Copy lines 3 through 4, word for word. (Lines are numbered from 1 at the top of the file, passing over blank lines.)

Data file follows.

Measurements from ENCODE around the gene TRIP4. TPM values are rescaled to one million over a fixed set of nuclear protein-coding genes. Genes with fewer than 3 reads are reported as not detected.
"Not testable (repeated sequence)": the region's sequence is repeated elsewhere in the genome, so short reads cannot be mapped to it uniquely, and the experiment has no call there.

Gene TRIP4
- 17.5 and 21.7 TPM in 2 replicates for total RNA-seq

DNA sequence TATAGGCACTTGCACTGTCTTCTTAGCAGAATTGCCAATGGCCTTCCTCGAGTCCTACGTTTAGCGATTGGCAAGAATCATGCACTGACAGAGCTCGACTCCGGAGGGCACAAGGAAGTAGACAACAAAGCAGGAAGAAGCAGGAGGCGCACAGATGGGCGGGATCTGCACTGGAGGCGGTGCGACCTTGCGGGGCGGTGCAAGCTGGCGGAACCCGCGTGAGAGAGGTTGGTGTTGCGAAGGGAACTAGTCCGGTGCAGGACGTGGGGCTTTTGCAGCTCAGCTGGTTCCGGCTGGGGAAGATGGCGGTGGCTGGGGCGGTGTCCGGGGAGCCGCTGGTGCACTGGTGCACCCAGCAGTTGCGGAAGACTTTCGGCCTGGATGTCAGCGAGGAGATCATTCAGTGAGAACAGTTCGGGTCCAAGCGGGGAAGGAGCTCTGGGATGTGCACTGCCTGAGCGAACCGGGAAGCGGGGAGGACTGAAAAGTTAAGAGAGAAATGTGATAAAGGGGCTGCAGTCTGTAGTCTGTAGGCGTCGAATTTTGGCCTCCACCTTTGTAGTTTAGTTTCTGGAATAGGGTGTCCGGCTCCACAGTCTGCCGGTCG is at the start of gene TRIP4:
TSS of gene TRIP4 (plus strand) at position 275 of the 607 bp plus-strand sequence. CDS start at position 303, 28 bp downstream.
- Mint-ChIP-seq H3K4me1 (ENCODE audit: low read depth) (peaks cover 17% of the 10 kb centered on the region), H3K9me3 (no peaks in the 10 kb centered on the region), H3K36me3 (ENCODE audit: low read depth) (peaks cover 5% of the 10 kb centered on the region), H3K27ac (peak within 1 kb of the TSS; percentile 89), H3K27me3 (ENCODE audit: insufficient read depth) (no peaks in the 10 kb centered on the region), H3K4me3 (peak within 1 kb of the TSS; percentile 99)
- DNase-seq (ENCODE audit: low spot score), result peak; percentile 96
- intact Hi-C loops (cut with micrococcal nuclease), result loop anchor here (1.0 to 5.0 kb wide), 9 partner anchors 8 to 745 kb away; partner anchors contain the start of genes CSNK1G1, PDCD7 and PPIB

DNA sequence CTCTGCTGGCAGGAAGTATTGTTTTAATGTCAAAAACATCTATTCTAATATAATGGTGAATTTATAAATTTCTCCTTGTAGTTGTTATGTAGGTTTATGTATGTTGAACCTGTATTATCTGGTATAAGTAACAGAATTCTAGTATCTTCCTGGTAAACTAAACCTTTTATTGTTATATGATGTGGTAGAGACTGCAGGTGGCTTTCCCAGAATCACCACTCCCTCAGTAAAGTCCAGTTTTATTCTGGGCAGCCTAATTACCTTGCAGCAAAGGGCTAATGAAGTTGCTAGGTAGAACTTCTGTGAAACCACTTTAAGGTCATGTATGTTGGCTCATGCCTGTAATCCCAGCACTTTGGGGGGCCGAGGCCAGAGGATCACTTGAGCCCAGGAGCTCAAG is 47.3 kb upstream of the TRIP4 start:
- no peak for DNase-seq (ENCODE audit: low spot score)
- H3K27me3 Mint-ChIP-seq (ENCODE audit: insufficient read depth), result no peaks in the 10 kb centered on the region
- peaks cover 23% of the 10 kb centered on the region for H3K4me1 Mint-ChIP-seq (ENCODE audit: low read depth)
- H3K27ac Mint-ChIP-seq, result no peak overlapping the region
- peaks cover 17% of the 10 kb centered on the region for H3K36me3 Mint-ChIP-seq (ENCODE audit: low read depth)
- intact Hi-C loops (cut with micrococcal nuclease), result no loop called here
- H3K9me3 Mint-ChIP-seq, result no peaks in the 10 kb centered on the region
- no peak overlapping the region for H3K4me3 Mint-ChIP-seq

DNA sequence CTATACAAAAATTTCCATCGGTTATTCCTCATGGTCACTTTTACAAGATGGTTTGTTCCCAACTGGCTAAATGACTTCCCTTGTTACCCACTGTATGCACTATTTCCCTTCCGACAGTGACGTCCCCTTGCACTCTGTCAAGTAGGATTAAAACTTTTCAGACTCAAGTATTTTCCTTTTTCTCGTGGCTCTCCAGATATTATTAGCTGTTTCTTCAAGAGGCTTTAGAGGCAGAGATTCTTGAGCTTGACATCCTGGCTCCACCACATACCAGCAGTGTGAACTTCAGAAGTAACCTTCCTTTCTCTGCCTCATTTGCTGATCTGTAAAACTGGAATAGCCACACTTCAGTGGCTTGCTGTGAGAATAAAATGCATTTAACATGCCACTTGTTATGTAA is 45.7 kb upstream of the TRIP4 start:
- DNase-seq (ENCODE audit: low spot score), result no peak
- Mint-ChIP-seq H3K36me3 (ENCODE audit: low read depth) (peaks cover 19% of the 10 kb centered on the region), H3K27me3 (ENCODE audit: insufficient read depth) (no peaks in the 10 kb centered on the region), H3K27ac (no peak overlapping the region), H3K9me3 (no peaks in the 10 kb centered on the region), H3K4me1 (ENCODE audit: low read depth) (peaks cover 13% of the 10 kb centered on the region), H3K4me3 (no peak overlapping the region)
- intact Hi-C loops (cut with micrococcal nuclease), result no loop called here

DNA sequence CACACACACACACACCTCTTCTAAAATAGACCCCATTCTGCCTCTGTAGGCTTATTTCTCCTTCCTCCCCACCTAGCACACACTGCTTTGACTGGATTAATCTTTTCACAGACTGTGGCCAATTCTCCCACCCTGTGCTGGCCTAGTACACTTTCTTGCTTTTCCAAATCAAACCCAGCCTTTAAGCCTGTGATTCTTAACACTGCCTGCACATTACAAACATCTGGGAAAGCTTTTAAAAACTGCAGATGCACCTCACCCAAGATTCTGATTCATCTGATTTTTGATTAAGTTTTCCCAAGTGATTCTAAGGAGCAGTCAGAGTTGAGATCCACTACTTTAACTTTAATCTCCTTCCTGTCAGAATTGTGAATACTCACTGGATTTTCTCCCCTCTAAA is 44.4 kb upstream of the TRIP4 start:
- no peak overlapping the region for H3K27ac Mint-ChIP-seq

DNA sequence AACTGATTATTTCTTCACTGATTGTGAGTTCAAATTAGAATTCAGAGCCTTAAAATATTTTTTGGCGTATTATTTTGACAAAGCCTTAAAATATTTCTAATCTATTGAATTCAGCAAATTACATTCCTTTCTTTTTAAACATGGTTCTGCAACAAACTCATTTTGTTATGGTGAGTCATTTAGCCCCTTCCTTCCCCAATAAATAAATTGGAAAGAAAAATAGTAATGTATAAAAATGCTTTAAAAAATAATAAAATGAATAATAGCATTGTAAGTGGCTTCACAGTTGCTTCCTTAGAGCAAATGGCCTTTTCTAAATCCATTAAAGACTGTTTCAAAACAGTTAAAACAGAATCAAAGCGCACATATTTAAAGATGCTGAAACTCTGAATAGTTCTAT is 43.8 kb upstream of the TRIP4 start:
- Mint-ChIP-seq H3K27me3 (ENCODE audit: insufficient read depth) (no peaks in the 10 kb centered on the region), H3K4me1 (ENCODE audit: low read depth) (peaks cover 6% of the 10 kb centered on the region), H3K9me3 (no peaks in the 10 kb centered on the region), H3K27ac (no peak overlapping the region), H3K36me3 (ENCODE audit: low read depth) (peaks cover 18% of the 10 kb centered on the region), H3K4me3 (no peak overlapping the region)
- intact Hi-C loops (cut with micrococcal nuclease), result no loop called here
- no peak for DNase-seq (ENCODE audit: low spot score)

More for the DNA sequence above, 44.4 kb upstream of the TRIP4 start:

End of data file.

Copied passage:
Gene TRIP4
- 17.5 and 21.7 TPM in 2 replicates for total RNA-seq